Piura: the Eternal City of HeatFebruary 20, 2018 in Peru ⋅ ☀️ 14 °C
The next stop on our north Peruvian expedition was Piura, known as the eternal city of heat. Or is that the city of eternal heat? The weather is reasonably constant in Piura with the minimum temperature rarely dropping below 20 degrees celsius in summer. For Team Canada, Dave and Terrie, who had joined us on our journey northwards, the heat was a stark contrast to the bitterly cold weather of their hometown. But for us, it felt like another summer's day in BrisVegas, although less humid.
Piura is three hours by bus from Chiclayo and is the fourth largest city in Peru, with about 180,000 people. We were prepared for the bus to arrive later than scheduled but it seemed that the driver was on a mission to get us to our destination. For the fast, three-hour journey, the driver tailgated anything that got in his way. It was a wonder that the cars didn't end up becoming a decoration for the front of the bus. And we had front row seats! Every time the driver went over 90km per hour, there was a loud beeping sound, which could still be heard long after the trip. It's possible we're all suffering from tinnitus now. At least, we got to our destination on-time and alive. In recent times, there have been a number of buses that haven't made it to their destinations.
Our time in Piura was spent mainly feeding our food addictions and exploring the centre city, around the Plaza de Armas. We were accompanied, as partners in crime, by Team Canada, who were staying 10 minutes away. We’re not sure if they were entertained or wanted to slowly slip away into the sunset, when we had an altercation with a street vendor selling cold drinks. Jason handed the vendor money to buy a cold drink but soon discovered that the woman wanted three times the price of a restaurant or supermarket. He politely told the woman that he didn't want the drink and that we would like his money back. This turned into a saga with the woman refusing to give the money back. Things soon escalated and a nearby security guard came over to investigate what was happening. In the end, we called the vendor a thief and walked away, as the woman continued to argue with the guard. After our time in Piura, Team Canada is probably sighing with relief to have rid themselves of the “rogue” Australians who made them traverse across the maniac streets of Peru, narrowly missing the cars as we weaved in and out of traffic to secure our next treat.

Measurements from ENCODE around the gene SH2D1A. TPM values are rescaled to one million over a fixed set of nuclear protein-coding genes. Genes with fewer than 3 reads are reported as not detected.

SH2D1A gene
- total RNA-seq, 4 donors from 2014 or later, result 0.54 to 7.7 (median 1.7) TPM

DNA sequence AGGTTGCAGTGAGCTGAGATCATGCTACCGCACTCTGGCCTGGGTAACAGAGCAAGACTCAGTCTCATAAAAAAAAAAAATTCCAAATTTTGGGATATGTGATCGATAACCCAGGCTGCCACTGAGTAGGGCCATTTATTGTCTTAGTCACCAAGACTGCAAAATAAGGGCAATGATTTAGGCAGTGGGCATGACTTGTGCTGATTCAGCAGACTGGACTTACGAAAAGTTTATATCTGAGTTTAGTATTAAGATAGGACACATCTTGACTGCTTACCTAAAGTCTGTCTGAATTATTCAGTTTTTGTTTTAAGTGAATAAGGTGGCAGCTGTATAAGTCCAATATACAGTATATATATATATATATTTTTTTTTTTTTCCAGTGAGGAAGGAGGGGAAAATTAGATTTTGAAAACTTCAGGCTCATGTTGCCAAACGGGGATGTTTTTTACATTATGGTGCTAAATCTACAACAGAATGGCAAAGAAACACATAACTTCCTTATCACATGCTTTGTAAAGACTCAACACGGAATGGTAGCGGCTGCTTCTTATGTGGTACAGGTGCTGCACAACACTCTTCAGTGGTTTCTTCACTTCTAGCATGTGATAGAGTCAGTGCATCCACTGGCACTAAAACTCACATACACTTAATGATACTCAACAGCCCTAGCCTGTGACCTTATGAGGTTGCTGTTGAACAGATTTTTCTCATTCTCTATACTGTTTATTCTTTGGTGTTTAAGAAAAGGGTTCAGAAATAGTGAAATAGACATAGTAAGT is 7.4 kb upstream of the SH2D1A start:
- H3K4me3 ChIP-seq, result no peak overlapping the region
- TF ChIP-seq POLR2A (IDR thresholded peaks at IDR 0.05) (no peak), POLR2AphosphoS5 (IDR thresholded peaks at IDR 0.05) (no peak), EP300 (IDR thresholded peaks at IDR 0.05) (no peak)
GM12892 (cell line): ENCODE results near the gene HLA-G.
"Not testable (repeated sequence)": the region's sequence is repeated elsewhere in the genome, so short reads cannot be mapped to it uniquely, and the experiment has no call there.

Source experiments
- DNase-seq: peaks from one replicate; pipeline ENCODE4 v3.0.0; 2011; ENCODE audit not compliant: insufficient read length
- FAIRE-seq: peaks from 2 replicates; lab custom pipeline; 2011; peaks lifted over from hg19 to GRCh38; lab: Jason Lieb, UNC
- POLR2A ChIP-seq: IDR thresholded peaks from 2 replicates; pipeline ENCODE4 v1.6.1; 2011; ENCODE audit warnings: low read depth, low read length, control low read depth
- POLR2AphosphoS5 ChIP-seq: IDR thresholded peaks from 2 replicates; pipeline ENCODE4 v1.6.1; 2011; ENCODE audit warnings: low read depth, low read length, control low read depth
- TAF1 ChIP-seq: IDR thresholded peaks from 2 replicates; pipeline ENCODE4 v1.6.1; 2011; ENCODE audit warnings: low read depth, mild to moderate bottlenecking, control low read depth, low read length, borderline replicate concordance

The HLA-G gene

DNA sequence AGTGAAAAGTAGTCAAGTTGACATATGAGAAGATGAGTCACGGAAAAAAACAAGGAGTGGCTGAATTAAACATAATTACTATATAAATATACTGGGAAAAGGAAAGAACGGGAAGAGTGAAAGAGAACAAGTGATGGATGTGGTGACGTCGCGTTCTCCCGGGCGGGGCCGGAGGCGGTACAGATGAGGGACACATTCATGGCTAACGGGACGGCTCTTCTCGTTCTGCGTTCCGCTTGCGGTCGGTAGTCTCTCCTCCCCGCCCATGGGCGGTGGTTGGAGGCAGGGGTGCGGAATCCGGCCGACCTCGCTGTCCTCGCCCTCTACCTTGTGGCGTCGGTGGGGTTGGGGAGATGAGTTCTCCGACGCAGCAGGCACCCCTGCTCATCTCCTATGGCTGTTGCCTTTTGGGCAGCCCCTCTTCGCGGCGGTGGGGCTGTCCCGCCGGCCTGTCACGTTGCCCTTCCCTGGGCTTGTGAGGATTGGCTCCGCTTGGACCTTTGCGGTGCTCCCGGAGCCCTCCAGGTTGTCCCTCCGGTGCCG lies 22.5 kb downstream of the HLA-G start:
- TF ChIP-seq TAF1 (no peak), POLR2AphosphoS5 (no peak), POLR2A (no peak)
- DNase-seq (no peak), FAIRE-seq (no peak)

After spending the last eleven days with Team Canada, we said our farewells as we went in different directions. We already miss the sound our their Canadian accents while we are “oot and aboot” and decked out in our toques. But we are sure that they will think of us when they are home amongst all the snow and ice, drinking their hot homo milk. We even started to speak Canadian and will be able to fit in like natives when we go to Timmies [Tim Hortons, a Canadian coffee and donut shop] for a timbit and a double-double. We tried to teach the Canadians some Aussie slang but it was all too much for them. Maybe we will try again if we get to meet up at another destination.
Next stop: Loja
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